Let T_{1} and T_{2} be represents first and second recurrence time to infection. Five covariates age, sex and presence or absence of disease type GN, AN and PKD are denoted by X_{1}, X_{2}, X_{3}, X_{4}, and X_{5}. To analyze kidney infection data success is defined as getting infection first time so we define r=1.

First we check goodness of fit of the T_{1} and T_{2}. If marginal distributions of T_{1} and T_{2} for two proposed distributions fit well then the bivariate distribution of T_{1} and T_{2} may be fit well for the same. We used Kolmogorov-Smirnov Goodness-of-Fit Test. Thus from p-values of K-S test we can say that there is no statistical evidence to reject the hypothesis that data are from proposed models in the univariate case and we assume that the models also fit for the bivariate case. **Table 3** gives the p-values of Kolmogorov- Smirnov test for the proposed models. **Figure 1** shows the parametric versus non-parametric plots.

To analyze kidney data set, various models have been applied by different researchers.

Some of them are, McGilchrist and Aisbett [4] McGilchrist [26], Sahu et al. [25], Boneg [27], Yu [28] and Santos and Achcar [15]. McGilchrist and Aisbett considered semi-parametric Cox proportional hazards model with log-normal frailty distribution and applied Newton-Raphson iterative procedure to estimate the parameters of the model. McGilchrist [26] and Yu [28] both considered the same model as in McGilchrist and Aisbett but McGilchrist estimated the parameters of the model using BLUP, ML and REML methods and Yu proposed modified EM algorithm and penalized partial likelihood method. Sahu et al. considered four parametric models first two are piecewise exponential model with constant baseline hazard say λK within each interval having gamma prior for λK for Model-I and for Model-II normal prior to. Both the models have frailty distribution as gamma. Other two models are multiplicative gamma frailty as Model-III and additive frailty as Model-IV with Weibull as baseline distribution. Santos and Achcar) used MCMC method to estimate the parameters of parametric regression model with Weibull and generalized gamma distribution as baseline and gamma and log-normal as frailty distributions. Boneg considered Cox proportional hazards model and also parametric frailty models. In parametric frailty models he considered Weibull distribution as the baseline and log-normal, Weibull as frailty distributions. He applied MHL and RMHL methods to estimate the parameters of the models.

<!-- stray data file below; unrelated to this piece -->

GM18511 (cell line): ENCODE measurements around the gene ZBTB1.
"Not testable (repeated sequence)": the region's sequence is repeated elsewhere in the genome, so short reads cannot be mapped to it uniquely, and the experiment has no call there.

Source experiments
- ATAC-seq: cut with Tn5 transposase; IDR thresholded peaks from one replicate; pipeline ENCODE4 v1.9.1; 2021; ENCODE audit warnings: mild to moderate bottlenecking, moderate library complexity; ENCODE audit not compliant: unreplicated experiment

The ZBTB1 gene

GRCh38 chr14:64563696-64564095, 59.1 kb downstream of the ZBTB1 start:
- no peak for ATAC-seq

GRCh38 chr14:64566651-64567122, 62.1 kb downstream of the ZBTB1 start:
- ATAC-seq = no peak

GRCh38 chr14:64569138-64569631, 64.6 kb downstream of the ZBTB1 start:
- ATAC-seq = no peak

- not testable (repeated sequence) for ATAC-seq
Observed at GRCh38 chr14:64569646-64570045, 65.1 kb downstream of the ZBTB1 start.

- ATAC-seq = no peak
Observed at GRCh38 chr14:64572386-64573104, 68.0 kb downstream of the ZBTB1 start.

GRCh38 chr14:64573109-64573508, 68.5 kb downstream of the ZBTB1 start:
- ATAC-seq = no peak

We run two parallel chains for both models using two sets of prior distributions with the different starting points using Metropolis-Hastings algorithm and Gibbs sampler based on normal transition kernels. On the similar line of simulation, here also we assume same set of prior distributions. We iterate both the chains for 95000 times. We present here the analysis for only one chain with G (a_{1}; a_{2}) as prior for baseline parameters, for both the proposed models. Due to lack of space we are presenting trace plots, coupling from the past plots and sample autocorrelation plots for the parameters of Model I only as shown in **Figures 2**-**4**. Gelman-Rubin convergence statistic values are nearly equal to one and Geweke test statistic values are quite small and corresponding p-values are large enough to say the chains attain stationary distribution. Simulated values of parameters have autocorrelation of lag k, so every kth iteration is selected as sample. The posterior mean and standard error with 95% credible intervals for baseline parameters, frailty parameter and regression coefficients are presented in **Table 4**. The AIC, BIC and DIC values for both the models are given in **Table 5**. The Bayes factor for the proposed models is also computed.